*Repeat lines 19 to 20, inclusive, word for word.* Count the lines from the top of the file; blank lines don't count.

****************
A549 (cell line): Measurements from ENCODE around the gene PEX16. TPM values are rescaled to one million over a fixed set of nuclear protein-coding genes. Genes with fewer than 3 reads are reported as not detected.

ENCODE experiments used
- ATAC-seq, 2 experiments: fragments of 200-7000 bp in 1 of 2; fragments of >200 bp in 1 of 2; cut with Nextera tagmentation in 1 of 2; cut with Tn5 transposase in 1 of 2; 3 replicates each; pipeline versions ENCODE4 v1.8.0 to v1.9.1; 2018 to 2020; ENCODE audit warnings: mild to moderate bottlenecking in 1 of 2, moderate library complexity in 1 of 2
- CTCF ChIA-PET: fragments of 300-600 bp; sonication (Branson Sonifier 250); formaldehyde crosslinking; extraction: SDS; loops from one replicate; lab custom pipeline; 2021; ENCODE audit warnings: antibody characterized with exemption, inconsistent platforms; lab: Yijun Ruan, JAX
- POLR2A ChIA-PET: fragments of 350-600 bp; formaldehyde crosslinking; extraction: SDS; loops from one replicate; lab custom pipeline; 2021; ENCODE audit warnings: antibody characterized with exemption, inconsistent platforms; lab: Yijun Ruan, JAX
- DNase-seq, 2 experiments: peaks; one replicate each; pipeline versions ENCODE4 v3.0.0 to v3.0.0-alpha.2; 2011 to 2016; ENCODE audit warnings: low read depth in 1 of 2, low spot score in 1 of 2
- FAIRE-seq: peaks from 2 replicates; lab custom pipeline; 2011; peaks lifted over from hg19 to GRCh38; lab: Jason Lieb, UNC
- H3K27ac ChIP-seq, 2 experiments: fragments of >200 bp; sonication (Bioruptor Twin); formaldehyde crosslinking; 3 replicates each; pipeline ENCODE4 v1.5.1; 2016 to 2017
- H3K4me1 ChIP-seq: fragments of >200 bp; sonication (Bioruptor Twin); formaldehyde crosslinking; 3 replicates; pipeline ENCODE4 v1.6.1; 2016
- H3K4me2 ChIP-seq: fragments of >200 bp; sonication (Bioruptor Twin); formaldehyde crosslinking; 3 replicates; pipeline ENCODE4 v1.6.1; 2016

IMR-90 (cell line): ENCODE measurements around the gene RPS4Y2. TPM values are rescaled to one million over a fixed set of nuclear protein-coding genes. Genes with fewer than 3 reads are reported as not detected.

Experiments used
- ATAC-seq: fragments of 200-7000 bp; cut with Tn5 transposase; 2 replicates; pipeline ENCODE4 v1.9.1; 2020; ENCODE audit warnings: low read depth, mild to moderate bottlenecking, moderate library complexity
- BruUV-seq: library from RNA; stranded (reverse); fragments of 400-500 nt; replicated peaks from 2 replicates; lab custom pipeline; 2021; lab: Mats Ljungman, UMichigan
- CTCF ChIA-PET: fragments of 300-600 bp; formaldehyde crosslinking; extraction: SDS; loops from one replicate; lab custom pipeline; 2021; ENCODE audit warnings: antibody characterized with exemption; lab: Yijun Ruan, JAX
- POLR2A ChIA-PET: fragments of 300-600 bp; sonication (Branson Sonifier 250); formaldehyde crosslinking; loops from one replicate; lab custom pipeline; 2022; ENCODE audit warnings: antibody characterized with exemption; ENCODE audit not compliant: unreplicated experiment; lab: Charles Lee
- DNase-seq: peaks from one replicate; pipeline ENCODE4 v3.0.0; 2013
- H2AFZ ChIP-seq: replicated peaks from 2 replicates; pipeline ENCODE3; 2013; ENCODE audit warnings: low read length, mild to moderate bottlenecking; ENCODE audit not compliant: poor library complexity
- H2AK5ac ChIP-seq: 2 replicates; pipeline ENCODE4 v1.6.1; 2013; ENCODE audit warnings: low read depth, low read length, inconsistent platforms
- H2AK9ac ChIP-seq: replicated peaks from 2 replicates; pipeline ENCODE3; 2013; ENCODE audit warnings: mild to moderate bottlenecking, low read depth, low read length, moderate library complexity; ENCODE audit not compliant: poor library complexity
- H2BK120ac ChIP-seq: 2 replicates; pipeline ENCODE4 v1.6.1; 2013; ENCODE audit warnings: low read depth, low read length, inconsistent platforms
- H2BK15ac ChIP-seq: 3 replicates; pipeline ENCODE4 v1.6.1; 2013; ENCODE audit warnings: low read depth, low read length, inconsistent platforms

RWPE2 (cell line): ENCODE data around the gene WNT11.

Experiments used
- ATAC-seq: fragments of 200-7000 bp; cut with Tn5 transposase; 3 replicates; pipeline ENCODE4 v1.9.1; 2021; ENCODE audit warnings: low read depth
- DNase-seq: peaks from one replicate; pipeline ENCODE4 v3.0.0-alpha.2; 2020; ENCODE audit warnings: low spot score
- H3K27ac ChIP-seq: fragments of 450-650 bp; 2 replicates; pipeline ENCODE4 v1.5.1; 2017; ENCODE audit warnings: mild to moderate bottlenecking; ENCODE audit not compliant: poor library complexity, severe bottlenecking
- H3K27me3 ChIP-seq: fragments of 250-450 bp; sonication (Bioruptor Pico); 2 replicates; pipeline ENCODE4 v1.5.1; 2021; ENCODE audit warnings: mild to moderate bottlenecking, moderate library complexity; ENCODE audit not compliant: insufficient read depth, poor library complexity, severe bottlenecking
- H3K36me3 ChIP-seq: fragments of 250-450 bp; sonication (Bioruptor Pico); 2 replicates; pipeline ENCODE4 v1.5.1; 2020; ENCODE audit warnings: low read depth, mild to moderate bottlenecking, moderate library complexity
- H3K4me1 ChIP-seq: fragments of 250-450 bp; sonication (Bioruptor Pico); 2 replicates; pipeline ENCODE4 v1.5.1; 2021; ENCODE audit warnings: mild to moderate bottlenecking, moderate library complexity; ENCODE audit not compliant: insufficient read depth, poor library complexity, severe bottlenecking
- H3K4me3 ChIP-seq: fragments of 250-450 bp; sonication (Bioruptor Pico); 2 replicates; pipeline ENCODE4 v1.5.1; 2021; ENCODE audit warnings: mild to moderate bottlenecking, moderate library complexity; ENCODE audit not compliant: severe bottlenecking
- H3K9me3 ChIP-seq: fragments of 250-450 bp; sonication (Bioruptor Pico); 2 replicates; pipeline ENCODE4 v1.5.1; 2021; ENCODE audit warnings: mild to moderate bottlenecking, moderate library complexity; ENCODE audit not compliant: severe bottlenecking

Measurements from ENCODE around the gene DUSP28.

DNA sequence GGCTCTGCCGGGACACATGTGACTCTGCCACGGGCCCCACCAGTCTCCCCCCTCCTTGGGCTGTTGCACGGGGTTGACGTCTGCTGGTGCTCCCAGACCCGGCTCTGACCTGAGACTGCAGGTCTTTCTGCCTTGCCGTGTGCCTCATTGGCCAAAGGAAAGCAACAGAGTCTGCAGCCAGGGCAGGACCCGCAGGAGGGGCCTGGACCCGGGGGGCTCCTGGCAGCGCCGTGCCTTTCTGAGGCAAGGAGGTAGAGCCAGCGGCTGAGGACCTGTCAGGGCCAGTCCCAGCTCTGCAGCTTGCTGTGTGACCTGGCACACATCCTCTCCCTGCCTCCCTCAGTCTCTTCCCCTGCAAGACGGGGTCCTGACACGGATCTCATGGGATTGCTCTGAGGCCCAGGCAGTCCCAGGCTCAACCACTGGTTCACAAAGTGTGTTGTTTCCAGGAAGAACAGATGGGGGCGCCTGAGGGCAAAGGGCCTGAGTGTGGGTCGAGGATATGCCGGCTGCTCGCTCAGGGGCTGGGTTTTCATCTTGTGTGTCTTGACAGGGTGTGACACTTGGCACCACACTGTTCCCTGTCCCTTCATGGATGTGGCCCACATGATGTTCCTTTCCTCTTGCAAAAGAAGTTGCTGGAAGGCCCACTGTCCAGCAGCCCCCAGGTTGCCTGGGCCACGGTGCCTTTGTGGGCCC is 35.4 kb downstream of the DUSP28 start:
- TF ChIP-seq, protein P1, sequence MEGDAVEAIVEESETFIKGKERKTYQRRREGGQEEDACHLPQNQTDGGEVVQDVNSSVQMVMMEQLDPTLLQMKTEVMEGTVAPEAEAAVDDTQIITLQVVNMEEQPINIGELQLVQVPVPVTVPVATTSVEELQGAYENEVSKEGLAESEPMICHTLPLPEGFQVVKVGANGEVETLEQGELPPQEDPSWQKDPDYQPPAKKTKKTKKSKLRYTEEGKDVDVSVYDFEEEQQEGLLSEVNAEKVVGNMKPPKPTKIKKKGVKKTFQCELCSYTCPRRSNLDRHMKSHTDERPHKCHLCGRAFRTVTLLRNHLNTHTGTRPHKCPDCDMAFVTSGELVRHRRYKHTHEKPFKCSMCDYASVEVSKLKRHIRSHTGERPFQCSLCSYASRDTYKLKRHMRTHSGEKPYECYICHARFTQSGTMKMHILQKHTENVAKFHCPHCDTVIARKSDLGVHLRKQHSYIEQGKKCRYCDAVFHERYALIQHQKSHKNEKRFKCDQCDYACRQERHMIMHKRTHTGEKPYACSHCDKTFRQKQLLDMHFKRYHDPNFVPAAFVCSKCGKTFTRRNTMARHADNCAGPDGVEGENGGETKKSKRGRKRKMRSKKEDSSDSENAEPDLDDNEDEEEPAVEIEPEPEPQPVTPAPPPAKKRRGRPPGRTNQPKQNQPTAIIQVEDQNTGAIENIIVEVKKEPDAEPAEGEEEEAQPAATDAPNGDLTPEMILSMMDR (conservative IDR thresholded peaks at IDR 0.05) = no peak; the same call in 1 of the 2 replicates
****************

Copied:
- H2AK5ac ChIP-seq: 2 replicates; pipeline ENCODE4 v1.6.1; 2013; ENCODE audit warnings: low read depth, low read length, inconsistent platforms
- H2AK9ac ChIP-seq: replicated peaks from 2 replicates; pipeline ENCODE3; 2013; ENCODE audit warnings: mild to moderate bottlenecking, low read depth, low read length, moderate library complexity; ENCODE audit not compliant: poor library complexity